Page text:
How Your Cell Phone Is Putting You in Danger on Vacation

There’s no doubt that mobile phones have made travelling abroad easier. From apps that store boarding passes to mobile banking and online restaurant reservations, they can simplify holiday administration and make it easier to bypass tricky language barriers. But technological advances have also helped thieves and cybercriminals – and using a phone on holiday can expose users to the risk of data theft, break-ins and more.

Mobile phones are prime targets for thieves. According to the Office for National Statistics, phones are now the most stolen personal property in the UK. But even if your mobile is secure, the information it contains may not be. Here, experts reveal how your phone could be putting you at risk on holiday and what you can do to prevent the worst from happening.

Antisocial network

Arriving at the airport or hotel and switching to free Wi-Fi used to mean breathing a sigh of relief about cheaper mobile phone bills. But beware: those shared networks may not be legitimate.

“Holidaymakers face significant cybersecurity risks when using public Wi-Fi networks,” said Leon Teale, senior penetration tester at data protection provider IT Governance. “Attackers often set up rogue Wi-Fi networks, such as ‘Airport Wi-Fi’, to trick users into connecting. Once connected, these attackers can intercept and potentially modify any data being transmitted, leading to compromised accounts and stolen information.”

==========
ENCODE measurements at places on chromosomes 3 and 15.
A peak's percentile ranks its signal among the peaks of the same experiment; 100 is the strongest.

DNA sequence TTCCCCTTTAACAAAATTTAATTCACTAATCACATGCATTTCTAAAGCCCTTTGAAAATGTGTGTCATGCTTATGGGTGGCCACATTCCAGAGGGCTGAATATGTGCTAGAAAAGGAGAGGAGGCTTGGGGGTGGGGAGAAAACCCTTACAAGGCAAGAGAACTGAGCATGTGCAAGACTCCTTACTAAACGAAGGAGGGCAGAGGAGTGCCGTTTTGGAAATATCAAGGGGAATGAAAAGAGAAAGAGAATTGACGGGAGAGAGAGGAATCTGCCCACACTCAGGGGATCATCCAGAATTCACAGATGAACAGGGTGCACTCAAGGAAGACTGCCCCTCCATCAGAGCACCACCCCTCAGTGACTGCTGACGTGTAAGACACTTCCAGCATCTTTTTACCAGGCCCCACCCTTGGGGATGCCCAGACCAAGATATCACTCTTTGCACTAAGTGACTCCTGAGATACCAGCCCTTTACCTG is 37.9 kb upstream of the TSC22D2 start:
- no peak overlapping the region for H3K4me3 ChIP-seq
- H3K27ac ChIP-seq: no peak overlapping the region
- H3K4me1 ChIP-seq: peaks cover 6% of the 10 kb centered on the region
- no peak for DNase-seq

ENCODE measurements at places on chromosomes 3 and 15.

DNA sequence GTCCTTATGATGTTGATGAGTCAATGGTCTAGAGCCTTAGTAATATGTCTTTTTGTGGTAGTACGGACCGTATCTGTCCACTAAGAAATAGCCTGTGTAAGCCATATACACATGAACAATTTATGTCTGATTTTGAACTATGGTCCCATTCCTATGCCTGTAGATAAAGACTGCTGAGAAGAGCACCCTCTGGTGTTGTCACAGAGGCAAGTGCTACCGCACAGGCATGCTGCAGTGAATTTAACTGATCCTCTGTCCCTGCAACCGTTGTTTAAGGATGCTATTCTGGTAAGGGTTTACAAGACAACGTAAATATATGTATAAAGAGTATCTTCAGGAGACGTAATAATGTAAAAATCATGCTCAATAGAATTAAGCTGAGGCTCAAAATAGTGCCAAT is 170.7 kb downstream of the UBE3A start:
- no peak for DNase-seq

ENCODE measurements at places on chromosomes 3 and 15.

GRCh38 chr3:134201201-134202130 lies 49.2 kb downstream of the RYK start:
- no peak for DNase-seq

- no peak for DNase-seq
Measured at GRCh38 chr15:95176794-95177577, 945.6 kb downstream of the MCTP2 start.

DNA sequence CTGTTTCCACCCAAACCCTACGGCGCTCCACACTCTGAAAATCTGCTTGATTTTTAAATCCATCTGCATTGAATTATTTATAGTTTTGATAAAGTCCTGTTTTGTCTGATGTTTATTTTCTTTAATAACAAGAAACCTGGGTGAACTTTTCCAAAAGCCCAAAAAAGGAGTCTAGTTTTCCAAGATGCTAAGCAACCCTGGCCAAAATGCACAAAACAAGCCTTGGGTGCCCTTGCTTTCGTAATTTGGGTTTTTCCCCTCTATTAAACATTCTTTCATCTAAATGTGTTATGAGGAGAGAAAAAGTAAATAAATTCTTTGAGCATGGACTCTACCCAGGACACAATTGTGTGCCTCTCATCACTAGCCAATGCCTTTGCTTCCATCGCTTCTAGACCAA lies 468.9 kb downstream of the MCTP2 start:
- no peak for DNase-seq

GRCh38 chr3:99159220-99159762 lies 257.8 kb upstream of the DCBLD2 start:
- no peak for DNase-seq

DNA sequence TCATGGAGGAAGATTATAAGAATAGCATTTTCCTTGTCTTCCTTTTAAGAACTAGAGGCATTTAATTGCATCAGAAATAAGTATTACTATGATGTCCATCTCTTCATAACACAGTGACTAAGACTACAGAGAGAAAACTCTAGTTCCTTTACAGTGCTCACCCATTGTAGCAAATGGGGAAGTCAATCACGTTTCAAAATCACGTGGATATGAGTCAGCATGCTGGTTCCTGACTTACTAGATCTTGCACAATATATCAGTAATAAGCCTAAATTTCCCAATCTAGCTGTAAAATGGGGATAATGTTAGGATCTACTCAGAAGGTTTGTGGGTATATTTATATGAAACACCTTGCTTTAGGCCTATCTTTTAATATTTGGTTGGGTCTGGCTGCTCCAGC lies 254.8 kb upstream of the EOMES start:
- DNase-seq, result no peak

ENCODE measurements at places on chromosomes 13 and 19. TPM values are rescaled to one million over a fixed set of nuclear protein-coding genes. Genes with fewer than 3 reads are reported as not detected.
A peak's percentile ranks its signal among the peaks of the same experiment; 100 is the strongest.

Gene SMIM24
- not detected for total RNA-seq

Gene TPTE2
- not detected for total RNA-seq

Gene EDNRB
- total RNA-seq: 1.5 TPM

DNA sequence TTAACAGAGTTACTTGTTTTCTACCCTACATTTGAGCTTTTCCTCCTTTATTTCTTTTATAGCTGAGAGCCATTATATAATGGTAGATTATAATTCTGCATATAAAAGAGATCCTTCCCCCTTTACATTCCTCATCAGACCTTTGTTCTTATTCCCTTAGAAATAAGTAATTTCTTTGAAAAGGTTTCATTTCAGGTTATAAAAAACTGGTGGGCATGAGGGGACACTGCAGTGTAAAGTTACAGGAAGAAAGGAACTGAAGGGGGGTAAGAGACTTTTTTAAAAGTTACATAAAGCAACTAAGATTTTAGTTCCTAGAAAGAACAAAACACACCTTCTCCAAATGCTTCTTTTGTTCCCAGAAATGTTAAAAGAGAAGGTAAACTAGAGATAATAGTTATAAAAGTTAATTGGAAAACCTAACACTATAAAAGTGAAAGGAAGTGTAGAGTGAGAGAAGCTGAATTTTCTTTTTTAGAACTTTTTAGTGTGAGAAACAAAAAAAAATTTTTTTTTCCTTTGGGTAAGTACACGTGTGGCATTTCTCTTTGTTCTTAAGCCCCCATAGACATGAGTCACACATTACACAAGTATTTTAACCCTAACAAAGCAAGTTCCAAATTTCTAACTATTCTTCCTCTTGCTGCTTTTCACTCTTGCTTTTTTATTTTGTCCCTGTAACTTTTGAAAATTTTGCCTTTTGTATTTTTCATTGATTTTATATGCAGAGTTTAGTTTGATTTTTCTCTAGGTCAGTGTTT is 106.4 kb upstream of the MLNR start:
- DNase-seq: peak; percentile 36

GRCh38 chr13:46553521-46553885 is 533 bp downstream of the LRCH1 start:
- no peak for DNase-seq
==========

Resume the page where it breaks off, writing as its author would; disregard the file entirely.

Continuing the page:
Teale also highlights the risk of fake login portals, which ask users for payment details to connect. And he warns holidaymakers not to make payments over shared Wi-Fi networks, even if they’re using a VPN (virtual private network). Instead, stick to 4G or 5G for online banking and always log out of apps after use.

Setting up a VPN is a good idea, though. “I would say by 2024 it’s a must,” says Ed Williams, vice president of consulting and professional services in EMEA at cybersecurity firm Trustwave. “Ostensibly, it’s just a secure way to talk to someone else without people looking at what you’re doing.”